Microfinance programs often fail to reach the poorest households, whose income is insufficient to consistently service even small loans. Programs that target these “ultra-poor” households are often costly. This research assesses the impact of a “Targeting the Ultra-Poor” (TUP) program of transfers and training in South Sudan similar to a successful BRAC TUP program in Bangladesh. The treatment group received cash transfers in different amounts, while the control group received cash, food, or other liquid asset of equal value to the treated individuals’ cash transfers. The study aimed to find the minimal transfer value necessary to deliver sustained increases in household income, allowing BRAC to cheaply adapt its TUP program to South Sudan.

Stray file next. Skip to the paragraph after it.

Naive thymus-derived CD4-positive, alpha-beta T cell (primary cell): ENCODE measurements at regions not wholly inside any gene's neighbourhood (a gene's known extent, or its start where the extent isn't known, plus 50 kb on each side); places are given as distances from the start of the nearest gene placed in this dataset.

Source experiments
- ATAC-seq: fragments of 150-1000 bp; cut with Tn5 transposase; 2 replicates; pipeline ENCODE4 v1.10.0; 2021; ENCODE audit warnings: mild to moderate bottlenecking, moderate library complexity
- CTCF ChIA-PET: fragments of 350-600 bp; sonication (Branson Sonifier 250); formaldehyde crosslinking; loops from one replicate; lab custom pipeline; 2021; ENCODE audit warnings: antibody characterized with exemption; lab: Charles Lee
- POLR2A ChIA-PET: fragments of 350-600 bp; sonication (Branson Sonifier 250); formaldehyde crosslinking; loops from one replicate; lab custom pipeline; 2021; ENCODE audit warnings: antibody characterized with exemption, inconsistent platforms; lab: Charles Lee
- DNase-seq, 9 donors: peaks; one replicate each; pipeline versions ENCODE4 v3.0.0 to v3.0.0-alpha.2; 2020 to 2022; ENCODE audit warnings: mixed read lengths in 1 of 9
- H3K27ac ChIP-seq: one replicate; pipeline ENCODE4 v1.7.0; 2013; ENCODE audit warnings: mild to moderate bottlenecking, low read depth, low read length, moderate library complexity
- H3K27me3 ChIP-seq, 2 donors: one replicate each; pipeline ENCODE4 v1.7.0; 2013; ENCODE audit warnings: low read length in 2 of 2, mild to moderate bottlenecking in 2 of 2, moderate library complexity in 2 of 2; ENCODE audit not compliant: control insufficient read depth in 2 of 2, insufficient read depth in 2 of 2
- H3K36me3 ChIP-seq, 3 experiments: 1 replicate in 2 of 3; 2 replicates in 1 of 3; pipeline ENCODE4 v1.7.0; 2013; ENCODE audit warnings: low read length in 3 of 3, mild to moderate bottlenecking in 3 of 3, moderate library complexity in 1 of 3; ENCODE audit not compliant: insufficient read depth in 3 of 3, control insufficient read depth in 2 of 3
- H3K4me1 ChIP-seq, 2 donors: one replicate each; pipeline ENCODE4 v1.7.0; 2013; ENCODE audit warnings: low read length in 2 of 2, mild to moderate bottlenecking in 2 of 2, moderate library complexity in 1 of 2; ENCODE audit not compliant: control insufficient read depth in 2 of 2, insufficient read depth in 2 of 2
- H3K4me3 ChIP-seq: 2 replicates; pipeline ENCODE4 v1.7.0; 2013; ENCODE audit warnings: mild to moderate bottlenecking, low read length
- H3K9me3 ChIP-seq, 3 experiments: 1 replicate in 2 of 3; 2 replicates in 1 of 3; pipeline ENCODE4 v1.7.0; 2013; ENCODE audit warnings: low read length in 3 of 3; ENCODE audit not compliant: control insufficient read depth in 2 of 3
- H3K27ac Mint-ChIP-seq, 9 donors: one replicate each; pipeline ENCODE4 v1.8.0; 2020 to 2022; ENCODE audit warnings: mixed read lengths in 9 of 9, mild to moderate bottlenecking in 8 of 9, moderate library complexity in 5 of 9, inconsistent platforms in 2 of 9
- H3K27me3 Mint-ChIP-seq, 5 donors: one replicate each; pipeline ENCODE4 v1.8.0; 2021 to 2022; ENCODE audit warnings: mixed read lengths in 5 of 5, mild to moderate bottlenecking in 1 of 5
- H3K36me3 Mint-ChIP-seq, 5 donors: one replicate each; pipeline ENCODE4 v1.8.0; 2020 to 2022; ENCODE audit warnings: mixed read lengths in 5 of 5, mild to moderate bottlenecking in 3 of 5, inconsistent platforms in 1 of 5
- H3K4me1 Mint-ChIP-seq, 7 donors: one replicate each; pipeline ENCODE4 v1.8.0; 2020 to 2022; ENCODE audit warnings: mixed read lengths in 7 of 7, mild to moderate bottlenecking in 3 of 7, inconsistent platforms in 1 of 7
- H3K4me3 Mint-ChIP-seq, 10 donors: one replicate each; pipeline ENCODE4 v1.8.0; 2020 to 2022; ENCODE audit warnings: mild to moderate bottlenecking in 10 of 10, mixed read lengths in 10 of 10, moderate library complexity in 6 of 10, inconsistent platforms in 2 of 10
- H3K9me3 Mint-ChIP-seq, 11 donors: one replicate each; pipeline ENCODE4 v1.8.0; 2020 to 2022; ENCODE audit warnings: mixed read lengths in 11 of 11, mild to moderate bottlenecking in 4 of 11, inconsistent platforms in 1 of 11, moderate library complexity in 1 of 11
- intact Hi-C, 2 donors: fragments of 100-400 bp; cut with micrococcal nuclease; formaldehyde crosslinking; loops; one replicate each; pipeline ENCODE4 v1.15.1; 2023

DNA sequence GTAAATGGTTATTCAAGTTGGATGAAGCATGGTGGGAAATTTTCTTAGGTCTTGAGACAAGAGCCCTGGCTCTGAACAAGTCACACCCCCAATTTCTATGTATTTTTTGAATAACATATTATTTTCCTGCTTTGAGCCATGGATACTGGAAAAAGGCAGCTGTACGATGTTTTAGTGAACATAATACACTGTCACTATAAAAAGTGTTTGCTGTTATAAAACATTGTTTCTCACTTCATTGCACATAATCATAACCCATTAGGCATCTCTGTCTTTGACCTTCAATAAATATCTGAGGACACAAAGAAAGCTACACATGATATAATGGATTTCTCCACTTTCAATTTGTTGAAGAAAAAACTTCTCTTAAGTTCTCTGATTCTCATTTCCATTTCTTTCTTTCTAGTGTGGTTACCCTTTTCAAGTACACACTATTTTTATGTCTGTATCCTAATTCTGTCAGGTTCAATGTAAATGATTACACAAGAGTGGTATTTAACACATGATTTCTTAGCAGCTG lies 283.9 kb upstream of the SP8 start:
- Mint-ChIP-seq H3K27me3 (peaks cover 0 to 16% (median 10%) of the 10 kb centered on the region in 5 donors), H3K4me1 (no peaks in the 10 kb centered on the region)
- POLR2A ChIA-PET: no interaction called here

Researchers found the TUP group reports significantly higher assets and savings, and moved specifically towards livestock. The cash group decreased farming and had a larger long term positive effect on savings and consumption.
As a follow-up, the team received additional funding in 2015 to explore the use of mobile devices for remote survey collection, with a two-fold objective: i) improving the statistical power of the evaluation, and ii) extracting lessons on the potential for remote data collection as a low-cost, high-frequency research and monitoring tool.
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